Nearly 100 years ago, Norwegian Roald Amundsen led the first expedition to reach the South Pole. His team of five men and 16 dogs arrived at their destination in December 1911. Leaving behind a small tent and a letter stating their accomplishment, they returned safely to their base camp the following month.
Meanwhile, a British expedition, led by Robert Falcon Scott, set forth from their Antarctic base camp with the same goal of reaching the pole first. Upon arrival, they were disheartened to learn that Amundsen had beaten them by five weeks. Their return trip was hampered by deteriorating weather, dwindling supplies, and injuries. All five members of this team would eventually perish before reaching base camp.
Differing opinions of the two explorers have emerged over time. Amundsen is credited for his careful preparation, choice of appropriate equipment and clothing, and sole focus on reaching the pole and returning quickly. Scott is often portrayed as heroic but inept. He is faulted for bringing ponies instead of sled dogs, wearing heavy woolens instead of furs, and disdaining the use of skis.
Both men kept detailed diaries.
In "Race to the Pole," author Roland Huntford presents these diaries unedited, with daily entries from both arranged next to each other. The reader gets a sense of the different strategies and mindsets of the two men. While Amundsen is exultant after reaching the pole, Scott's entries reflect a mood of increasing desperation. For a more traditional narrative, see "The Last Place on Earth," an earlier work by Huntford.
Edward Larson, in "An Empire of Ice," departs from this conventional account. While allowing Amundsen his place in history, Larson places British explorations in the larger perspective of their primary purpose as scientific enterprises.
Scott was required by his financial backers to conduct surveying and gather other scientific data. Amundsen was unhindered by such burdens. Larson's sympathetic treatment increases our appreciation for the accomplishments of Scott and others of this era.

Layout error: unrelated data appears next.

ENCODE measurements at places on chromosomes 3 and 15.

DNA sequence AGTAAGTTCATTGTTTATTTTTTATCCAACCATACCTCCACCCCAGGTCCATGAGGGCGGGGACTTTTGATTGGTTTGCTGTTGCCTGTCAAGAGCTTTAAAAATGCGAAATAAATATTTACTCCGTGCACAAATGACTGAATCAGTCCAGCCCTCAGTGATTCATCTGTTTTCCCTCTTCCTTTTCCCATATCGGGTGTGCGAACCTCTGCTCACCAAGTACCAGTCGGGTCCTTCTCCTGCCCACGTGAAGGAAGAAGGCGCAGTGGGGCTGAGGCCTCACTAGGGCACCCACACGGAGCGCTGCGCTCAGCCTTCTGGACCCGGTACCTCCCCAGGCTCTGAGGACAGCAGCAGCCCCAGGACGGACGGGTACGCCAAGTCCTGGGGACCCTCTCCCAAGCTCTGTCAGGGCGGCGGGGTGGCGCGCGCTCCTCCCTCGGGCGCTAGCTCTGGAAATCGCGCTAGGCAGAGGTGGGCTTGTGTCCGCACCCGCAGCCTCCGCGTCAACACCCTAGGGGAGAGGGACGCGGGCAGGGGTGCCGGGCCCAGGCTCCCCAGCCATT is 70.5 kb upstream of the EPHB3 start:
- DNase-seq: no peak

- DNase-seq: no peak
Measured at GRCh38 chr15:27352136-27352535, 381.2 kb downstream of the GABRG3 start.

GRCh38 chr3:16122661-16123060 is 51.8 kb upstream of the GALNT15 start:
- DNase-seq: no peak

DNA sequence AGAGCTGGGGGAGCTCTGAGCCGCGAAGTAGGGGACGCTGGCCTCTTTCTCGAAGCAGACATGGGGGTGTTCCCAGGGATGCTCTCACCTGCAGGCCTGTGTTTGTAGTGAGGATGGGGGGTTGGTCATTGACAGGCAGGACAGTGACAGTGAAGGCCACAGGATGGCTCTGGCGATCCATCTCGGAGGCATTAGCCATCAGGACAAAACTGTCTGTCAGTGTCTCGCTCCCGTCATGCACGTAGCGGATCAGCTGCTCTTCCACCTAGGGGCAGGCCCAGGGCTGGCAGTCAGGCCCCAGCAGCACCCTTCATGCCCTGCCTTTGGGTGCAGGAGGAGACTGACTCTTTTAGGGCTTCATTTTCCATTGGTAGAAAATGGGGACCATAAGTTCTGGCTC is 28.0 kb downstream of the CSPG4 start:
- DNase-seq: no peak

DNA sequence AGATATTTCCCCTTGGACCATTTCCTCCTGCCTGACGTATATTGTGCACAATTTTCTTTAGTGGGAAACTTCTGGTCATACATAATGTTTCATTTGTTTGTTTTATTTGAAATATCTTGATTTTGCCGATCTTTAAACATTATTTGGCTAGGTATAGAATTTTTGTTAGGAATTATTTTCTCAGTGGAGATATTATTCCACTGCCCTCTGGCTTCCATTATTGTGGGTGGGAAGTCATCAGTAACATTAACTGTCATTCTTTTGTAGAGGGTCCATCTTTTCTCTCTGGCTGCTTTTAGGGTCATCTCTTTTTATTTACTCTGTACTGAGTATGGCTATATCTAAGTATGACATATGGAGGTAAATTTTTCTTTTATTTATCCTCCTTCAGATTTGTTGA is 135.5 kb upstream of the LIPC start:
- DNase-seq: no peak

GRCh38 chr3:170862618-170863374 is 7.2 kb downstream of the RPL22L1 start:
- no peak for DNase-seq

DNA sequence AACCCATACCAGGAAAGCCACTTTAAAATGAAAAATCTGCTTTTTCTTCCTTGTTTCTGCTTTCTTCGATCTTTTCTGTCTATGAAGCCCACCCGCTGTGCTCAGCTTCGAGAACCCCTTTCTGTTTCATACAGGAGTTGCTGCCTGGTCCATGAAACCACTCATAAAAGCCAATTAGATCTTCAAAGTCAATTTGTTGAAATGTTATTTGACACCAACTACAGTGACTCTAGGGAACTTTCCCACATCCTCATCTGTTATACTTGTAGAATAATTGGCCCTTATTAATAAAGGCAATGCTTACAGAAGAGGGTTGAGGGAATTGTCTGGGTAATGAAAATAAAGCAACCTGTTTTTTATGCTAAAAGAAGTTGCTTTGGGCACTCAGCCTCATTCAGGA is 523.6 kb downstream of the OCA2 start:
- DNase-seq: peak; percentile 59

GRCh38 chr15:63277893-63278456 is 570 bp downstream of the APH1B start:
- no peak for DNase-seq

In "Cold Hands, Warm Heart," contemporary adventurer Tess Burrows writes of her participation in an international effort to recreate the Amundsen/Scott race. The 60-year old grandmother and self-professed hippie would contend with a variety of hardships — financial, physical, and psychological. Though she is ultimately forced out of the race, the author succeeds in reaching her primary goal of raising money and awareness for the people of Tibet.
Two other recent books about Antarctica also deserve mention. In "Among Penguins," Noah Strycker, a recent college grad, chronicles his three-month internship in a remote field camp, studying the effects of climate change on a colony of Adelie penguins. His enthusiasm for his subject is infectious; his descriptions of the harshness of his daily life are unenviable.
John Hanc decided to celebrate his 50th birthday in an unusual way, by signing up to run the Antarctica Marathon. "The Coolest Race on Earth" is his account of competing in the world's most difficult 26.2-mile footrace. Mixing humor and adventure, Hanc writes engagingly of ordinary people doing extraordinary things.
All of the above titles are available to cardholders of the Newport Beach Public Library. Mittens are not required.
CHECK IT OUT is written by the staff of the Newport Beach Public Library. All titles may be reserved from home or office computers by accessing the catalog at http://www.newportbeachlibrary.org. For more information on the Central Library or any of the branches, contact the Newport Beach Public Library at (949) 717-3800, option 2.Copyright © 2014, Los Angeles Times